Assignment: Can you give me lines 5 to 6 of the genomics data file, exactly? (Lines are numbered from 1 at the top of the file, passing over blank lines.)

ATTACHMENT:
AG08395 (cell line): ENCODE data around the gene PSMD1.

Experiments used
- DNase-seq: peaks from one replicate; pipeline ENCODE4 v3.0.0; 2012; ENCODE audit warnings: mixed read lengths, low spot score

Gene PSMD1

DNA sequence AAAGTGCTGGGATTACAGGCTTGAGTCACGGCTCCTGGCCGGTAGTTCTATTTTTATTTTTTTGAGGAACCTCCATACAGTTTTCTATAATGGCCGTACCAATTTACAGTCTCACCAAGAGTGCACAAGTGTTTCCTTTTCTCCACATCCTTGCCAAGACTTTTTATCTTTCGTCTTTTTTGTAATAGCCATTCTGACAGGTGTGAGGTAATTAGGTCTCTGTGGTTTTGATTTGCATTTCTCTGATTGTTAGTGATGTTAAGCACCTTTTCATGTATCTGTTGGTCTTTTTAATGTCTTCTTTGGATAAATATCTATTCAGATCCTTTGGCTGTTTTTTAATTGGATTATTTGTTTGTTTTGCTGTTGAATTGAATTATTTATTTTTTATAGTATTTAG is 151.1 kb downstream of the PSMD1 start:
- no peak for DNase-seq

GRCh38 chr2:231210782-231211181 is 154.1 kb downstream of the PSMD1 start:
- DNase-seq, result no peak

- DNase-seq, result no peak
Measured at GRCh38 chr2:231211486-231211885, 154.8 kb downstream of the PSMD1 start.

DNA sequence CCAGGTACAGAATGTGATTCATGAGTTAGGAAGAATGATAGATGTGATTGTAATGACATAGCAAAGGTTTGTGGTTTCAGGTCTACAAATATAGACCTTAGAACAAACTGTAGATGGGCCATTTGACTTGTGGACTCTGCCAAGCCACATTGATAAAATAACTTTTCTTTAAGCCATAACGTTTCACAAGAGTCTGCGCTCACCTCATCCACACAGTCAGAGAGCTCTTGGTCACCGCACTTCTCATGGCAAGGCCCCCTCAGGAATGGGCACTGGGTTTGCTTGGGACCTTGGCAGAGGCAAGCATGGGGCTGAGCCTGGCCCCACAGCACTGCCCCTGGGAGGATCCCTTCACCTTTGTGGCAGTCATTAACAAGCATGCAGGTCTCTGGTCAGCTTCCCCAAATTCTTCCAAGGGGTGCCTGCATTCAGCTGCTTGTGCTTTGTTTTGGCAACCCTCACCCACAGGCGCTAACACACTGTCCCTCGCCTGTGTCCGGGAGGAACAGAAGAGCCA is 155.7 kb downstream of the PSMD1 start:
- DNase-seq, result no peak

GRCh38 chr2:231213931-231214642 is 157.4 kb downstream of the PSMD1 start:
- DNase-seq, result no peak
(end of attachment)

DNA sequence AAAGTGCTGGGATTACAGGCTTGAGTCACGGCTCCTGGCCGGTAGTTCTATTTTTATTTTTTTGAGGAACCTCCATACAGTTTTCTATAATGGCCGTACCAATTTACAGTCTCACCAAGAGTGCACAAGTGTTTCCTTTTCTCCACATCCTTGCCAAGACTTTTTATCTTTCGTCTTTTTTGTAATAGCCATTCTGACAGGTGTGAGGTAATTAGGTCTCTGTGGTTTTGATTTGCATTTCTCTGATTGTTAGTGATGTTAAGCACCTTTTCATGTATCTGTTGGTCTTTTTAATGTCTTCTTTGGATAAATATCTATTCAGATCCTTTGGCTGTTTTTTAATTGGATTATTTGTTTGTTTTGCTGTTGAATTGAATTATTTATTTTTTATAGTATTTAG is 151.1 kb downstream of the PSMD1 start:
- no peak for DNase-seq